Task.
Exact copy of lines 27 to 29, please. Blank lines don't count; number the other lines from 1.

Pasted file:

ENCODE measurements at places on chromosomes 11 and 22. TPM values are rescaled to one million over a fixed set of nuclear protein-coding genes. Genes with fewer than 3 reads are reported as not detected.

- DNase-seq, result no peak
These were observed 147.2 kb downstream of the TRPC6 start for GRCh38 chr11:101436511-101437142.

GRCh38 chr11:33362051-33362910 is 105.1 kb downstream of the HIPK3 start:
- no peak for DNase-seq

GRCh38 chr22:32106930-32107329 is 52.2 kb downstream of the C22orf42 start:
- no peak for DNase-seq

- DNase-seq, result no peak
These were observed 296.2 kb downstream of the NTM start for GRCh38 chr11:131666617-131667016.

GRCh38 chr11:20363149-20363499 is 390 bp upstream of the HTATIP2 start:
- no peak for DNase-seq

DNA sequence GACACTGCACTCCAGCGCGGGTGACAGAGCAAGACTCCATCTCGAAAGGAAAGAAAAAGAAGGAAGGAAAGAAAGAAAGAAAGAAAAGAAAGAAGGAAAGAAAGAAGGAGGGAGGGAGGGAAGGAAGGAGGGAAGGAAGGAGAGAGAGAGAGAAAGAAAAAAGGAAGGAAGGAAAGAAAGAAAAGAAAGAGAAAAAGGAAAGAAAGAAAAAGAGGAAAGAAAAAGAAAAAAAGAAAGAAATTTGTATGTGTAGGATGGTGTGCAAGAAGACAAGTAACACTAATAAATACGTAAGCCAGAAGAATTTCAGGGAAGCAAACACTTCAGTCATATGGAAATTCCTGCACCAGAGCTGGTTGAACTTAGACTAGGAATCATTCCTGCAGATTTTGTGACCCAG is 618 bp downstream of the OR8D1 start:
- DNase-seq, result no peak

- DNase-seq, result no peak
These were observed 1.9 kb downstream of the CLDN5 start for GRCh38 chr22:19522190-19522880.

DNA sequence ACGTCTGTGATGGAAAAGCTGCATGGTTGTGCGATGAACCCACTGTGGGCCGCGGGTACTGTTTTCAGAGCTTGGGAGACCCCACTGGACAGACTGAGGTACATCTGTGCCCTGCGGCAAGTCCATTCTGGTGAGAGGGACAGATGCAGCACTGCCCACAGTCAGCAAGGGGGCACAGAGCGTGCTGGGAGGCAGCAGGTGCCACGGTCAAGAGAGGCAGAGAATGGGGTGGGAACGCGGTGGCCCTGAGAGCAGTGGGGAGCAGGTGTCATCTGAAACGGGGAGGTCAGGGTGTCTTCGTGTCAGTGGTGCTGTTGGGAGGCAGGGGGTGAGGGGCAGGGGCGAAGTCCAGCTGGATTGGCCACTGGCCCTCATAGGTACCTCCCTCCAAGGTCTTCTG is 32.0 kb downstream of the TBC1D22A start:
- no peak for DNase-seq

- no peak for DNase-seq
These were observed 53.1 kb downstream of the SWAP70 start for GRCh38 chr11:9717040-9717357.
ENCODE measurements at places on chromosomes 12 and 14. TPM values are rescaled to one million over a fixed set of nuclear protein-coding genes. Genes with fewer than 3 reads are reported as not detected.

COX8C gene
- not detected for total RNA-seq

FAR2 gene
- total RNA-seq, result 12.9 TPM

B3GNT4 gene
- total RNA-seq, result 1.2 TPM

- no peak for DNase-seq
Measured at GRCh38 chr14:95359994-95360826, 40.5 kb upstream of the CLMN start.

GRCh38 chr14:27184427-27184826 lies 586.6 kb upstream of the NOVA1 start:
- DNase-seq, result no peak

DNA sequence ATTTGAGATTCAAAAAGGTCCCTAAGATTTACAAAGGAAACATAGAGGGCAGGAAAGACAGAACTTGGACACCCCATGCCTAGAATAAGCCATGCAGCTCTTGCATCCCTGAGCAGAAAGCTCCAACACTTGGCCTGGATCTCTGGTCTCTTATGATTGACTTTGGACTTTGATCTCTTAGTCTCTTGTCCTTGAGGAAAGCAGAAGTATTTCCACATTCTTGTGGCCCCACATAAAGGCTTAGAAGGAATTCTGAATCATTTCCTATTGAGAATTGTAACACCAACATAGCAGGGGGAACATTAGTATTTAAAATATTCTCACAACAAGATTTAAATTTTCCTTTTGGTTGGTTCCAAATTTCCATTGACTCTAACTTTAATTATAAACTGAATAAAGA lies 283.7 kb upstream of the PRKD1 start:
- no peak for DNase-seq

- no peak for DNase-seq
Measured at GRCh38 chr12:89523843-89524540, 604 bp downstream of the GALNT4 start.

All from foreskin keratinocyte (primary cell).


- no peak for DNase-seq
Measured at GRCh38 chr14:95359994-95360826, 40.5 kb upstream of the CLMN start.

GRCh38 chr14:27184427-27184826 lies 586.6 kb upstream of the NOVA1 start: